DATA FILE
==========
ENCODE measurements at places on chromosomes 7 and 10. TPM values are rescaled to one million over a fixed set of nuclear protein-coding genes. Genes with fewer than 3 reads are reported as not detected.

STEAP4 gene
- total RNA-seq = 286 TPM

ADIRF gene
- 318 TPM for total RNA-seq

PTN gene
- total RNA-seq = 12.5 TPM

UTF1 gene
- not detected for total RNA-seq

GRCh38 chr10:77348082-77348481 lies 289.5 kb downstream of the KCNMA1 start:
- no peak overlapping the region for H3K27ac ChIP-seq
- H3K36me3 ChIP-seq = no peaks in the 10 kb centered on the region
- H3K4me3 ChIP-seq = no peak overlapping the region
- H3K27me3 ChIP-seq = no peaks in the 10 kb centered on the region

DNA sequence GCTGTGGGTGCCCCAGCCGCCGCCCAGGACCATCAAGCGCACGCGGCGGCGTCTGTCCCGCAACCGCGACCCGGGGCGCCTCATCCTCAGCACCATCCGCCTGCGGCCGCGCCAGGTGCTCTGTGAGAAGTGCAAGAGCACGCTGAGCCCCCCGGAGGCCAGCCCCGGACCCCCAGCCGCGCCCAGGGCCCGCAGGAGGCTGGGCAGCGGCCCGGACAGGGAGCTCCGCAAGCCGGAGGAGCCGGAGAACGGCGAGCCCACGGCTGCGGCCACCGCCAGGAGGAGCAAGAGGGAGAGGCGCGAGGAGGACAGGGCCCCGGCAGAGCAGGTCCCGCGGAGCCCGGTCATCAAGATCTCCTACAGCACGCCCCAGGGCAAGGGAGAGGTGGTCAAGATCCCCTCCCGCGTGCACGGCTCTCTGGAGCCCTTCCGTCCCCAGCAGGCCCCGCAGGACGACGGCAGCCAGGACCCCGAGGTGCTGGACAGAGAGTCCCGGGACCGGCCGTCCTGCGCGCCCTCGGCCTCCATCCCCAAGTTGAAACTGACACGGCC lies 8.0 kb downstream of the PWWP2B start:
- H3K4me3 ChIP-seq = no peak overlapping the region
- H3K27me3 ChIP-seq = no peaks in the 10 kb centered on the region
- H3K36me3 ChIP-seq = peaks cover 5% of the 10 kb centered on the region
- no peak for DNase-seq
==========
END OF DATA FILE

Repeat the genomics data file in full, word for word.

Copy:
ENCODE measurements at places on chromosomes 7 and 10. TPM values are rescaled to one million over a fixed set of nuclear protein-coding genes. Genes with fewer than 3 reads are reported as not detected.

STEAP4 gene
- total RNA-seq = 286 TPM

ADIRF gene
- 318 TPM for total RNA-seq

PTN gene
- total RNA-seq = 12.5 TPM

UTF1 gene
- not detected for total RNA-seq

GRCh38 chr10:77348082-77348481 lies 289.5 kb downstream of the KCNMA1 start:
- no peak overlapping the region for H3K27ac ChIP-seq
- H3K36me3 ChIP-seq = no peaks in the 10 kb centered on the region
- H3K4me3 ChIP-seq = no peak overlapping the region
- H3K27me3 ChIP-seq = no peaks in the 10 kb centered on the region

DNA sequence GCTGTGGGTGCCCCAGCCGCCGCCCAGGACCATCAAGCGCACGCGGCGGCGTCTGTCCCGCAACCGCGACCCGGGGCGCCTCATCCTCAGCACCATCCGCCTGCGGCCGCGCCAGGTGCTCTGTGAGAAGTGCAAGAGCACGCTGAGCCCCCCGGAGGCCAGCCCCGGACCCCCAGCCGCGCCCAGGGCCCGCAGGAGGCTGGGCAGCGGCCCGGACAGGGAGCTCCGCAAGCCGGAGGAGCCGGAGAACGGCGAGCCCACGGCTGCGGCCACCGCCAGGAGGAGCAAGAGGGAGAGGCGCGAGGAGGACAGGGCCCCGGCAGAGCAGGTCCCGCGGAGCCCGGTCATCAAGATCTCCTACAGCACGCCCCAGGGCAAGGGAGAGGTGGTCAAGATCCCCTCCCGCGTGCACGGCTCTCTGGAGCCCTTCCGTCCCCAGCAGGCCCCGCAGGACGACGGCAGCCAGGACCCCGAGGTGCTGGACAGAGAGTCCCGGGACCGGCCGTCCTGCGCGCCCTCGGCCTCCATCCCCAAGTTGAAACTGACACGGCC lies 8.0 kb downstream of the PWWP2B start:
- H3K4me3 ChIP-seq = no peak overlapping the region
- H3K27me3 ChIP-seq = no peaks in the 10 kb centered on the region
- H3K36me3 ChIP-seq = peaks cover 5% of the 10 kb centered on the region
- no peak for DNase-seq